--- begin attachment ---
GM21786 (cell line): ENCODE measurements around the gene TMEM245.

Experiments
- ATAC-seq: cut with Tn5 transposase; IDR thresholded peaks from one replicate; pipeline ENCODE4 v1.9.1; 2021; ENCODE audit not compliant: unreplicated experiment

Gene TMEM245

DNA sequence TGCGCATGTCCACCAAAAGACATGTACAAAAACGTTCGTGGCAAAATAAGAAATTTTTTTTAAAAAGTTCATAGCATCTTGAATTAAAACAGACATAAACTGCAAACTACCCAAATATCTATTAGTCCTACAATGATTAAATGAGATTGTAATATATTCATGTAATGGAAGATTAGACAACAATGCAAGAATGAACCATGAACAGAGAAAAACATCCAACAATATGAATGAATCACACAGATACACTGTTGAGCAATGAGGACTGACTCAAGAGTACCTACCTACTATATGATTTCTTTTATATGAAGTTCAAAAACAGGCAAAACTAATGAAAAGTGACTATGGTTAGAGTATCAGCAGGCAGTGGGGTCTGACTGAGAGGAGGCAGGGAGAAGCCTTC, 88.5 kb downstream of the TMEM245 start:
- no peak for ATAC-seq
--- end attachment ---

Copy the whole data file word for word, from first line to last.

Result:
GM21786 (cell line): ENCODE measurements around the gene TMEM245.

Experiments
- ATAC-seq: cut with Tn5 transposase; IDR thresholded peaks from one replicate; pipeline ENCODE4 v1.9.1; 2021; ENCODE audit not compliant: unreplicated experiment

Gene TMEM245

DNA sequence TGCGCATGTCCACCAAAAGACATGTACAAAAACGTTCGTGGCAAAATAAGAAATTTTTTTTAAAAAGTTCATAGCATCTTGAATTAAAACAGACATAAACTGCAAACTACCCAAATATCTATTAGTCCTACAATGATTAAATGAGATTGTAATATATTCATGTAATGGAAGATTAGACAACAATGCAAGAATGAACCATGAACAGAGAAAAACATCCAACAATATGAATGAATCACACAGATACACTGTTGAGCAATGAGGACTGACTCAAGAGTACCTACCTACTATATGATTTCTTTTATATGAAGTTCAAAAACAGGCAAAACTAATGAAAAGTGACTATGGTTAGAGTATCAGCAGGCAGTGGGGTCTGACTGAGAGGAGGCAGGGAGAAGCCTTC, 88.5 kb downstream of the TMEM245 start:
- no peak for ATAC-seq